A Family Tradition

Each summer, the kids and I eagerly await the yearly library book sale. We go at least two of the four days, and we spend hours jockeying for position and searching for goodies. And then we come home and lay the books out on the floor and take stock of our booty. This year, we weren't able to lay the goodies out on the floor--six cats and four dogs plus the rearrangement of our living room made that task unwise at best. This is the first year I didn't tally the number of books we got (although we did count the manga Bobby scooped up: 33) and we didn't go back on Sunday for the $6 bag sale. 

We're saturated with books, as regular readers and friends know, so you're probably wondering where the tableful of books went since the bookcases are exploding. Let's just say I've taken artful stacking to a new level and that we've maxed that out if I don't want to get to hoarder status. 

The sale this year coincided with my 46th birthday, so it made for a special birthday. It was the first birthday in many years that we didn't make my grandmother's traditional meal for me: meatloaf, scalloped potatoes, strawberry cake and strawberry ice cream.  Maximum spending money for books took priority and I forgot about it till the afternoon. Oh well. Payday will be here tomorrow and I'll get the ingredients then. My grandmother has been gone for 19 years now, and it feels a little unreal. I had a complicated relationship with her, in part because she was bipolar, and in part because she was a difficult woman, but her birthday dinners for me were her way of displaying her love for me and my upholding of that tradition is my way of honoring her. The books are in part my way of connecting with my other grandmother, who loved to read and would race me to see who could finish first. 

I'm not much into tradition, but these I hope I can continue. Feeling connected to those who are gone, sharing our fondest memories with those who will be here long after we are gone...that kind of personal tradition makes sense to me. And I hope to my children. 


If only relationships came with a Lego manual...

We've all felt betrayed at some point--been the butt of someone's joke, found out that so-called friends were talking about us behind our back. Middle school and junior high--that was standard operating procedure. 

But most of us leave our childhood and childish behavior behind. We take with us the scars and the hang-ups, and as adults, we still find ourselves in situations where we feel like we're right back there, and the scars rip open.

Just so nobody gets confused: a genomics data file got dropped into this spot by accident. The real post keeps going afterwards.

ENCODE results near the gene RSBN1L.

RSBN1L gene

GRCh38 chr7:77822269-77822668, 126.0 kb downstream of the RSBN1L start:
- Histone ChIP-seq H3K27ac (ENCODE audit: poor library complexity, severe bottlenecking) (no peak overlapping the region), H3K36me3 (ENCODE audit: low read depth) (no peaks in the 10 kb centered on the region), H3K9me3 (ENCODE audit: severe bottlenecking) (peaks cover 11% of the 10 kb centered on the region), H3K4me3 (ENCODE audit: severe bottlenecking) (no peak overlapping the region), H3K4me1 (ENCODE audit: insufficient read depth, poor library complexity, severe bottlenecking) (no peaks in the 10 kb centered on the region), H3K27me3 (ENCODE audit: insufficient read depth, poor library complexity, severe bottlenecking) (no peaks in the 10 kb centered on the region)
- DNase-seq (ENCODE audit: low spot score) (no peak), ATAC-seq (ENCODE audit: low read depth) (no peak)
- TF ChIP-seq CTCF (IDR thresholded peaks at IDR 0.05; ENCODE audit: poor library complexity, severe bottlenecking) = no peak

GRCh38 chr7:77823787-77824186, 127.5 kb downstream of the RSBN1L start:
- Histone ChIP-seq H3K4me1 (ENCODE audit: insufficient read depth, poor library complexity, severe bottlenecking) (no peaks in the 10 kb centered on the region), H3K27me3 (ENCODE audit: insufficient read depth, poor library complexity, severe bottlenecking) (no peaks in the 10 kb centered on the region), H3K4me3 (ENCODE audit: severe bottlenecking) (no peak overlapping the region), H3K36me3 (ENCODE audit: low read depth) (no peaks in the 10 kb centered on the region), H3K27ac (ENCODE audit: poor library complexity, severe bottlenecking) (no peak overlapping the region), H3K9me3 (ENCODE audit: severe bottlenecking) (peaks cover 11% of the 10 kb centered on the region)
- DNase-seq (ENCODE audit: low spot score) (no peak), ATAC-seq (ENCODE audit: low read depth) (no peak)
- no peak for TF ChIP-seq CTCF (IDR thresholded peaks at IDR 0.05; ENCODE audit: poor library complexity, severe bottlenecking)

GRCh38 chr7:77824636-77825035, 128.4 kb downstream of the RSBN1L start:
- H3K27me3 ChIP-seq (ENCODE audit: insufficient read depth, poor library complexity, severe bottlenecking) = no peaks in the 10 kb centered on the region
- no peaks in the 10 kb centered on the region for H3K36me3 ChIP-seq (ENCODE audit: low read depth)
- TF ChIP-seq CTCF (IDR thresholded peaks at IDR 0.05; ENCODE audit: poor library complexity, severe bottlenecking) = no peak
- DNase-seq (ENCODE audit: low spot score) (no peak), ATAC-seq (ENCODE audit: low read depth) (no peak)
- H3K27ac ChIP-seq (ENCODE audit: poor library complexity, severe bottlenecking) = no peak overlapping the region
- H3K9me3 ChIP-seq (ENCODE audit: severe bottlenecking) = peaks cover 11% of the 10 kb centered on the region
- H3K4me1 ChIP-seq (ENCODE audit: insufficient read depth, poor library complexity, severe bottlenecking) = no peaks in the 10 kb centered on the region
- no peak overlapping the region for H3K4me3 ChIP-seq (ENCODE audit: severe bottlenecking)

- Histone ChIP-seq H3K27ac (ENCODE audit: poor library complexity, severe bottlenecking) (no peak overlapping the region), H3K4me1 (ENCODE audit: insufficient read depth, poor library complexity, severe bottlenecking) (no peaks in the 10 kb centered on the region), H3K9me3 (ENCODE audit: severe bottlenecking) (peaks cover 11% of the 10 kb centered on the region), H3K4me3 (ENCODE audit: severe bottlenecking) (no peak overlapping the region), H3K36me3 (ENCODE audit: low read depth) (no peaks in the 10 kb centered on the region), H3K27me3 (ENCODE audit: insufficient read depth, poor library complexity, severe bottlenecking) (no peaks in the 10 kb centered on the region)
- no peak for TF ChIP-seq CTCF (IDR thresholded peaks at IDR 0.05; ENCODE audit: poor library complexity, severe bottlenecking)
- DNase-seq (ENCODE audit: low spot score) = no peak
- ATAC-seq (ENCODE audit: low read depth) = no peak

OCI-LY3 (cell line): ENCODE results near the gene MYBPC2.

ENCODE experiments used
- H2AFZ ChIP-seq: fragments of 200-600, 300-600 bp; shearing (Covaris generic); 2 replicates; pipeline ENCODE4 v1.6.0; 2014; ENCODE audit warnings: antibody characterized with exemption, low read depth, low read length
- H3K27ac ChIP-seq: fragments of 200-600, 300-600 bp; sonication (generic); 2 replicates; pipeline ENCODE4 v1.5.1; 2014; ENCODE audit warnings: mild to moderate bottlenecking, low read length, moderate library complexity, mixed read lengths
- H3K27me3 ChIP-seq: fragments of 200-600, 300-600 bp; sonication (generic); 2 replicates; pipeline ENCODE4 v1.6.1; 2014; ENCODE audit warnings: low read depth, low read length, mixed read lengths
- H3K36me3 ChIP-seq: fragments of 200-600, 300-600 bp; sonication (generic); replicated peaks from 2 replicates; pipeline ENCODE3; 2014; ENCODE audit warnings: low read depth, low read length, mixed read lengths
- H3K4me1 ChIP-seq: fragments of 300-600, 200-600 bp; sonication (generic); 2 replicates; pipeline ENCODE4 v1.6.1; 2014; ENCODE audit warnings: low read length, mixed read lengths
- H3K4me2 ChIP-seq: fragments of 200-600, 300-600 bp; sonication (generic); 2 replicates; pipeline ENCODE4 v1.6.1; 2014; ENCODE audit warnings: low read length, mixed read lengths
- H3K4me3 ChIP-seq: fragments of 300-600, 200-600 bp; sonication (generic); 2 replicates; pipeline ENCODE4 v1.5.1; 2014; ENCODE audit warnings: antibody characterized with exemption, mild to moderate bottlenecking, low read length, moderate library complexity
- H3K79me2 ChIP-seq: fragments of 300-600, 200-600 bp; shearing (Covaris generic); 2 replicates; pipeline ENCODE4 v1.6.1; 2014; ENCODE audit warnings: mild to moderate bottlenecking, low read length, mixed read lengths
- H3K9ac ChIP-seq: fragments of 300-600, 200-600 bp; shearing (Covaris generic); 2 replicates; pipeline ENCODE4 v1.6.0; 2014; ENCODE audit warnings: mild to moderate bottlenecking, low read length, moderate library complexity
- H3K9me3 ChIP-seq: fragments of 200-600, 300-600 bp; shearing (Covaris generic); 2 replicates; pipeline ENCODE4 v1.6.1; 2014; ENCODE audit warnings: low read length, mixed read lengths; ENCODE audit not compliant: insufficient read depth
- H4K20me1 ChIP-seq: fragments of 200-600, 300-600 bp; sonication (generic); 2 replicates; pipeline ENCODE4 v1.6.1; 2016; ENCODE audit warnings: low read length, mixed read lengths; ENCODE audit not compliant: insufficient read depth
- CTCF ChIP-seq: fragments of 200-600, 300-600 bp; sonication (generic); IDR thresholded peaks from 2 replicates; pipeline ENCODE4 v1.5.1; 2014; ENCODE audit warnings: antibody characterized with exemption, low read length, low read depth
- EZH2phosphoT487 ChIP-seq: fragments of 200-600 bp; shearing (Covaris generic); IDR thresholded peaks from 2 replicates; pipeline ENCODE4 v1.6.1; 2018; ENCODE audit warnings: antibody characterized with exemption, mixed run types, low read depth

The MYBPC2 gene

It's no fun to go through. I'm not sure if it's fun on the other side, to be the one snickering, the one twisting the knife, or if most the time it's simple miscommunication. We've all been on the receiving side, and we've probably been on the other end, too. No doubt we've felt justified when we snicker, when we mock, when we act passive-aggressively towards someone. We've rationalized the behavior, decided we have the moral high ground, or that we were just kidding.

Both parties know, though, the difference between just kidding and being shitty.

If it still rips me up when it happens to me in my mid-forties, what the heck does it feel like to our kids, the children we work so hard to equip to face the world, to distinguish between genuine friendship and lip service, when they are the butt of the joke? When they realize they fell for lip service?

Relationships are tricky--going from acquaintance to friend is fraught with obstacles, and all it takes is a big enough miscommunication or a large enough divide in something important for it to go all the way in the opposite direction to hurt feelings and no relationship at all.

As big boys and girls, we know that, but we also know it sucks just as bad every time it happens to us. And the blow is even greater when we watch it happen to our children.

One of the things I try to remember before I react is to consider intent versus delivery--something I sincerely hope with all my heart that people will do for my children, for whom communication is often so difficult, and for whom friendships are like diamonds to be prized above everything else, even Legos. 

What was the person's intent? Is it possible that the person is stuck in a situation where he or she is unsure of how to react? Does the tone of voice and word choice not match his or her emotional state (much like my Bobby's communication)? How can I get clarification of the person's intent without deepening the potential miscommunication?

Online, or via text, time is on my side--I can stop and think before I react with my gut. I can run it by other individuals. I can sleep on it. I can reread it or replay it again as many times and from as many possible angles as I can think of.

I can do that before I choose to act. I can avoid knee-jerk reactions. I can try to separate out my emotions and get myself in check before I respond.

Sometimes, that's enough. Sometimes, it's out of my reach. Sometimes friendships end and end abruptly with no chance for closure, and those hurts tag along, ready to attach themselves to new relationships.

My children have taught  me to be direct and blunt, to be honest. To avoid pussyfooting around issues and to directly ask. I love it when I can engage in relationships where honesty, unvarnished and sometimes acutely blunt, prevails. I know I can stop at their words. Except for those times where I can't and I need to ask for clarification. And that's okay--it's so vitally important for my kids to learn that they don't have to pretend to get something, that they can ask direct questions until they do understand--that they will be met with patience and acceptance--when I provide that to them, they provide it to me. My adult friends with kids on the spectrum are very similar--we speak our minds and we give each other a break and we work to make sure we understand--well, at least the friendships that have lasted do--and maybe that's key. Maybe that's the difference.

We give each other a break. We give our kids a break. We breathe, we back off, we wait and we make sure. We cut each other slack. And we do our level best to always be genuine in our communication.

I believe that's one of the most important lessons I can teach my kids *and that they can teach me* is to have faith in each other's good intent and to be compassionate. 

To wait. To listen. To accept.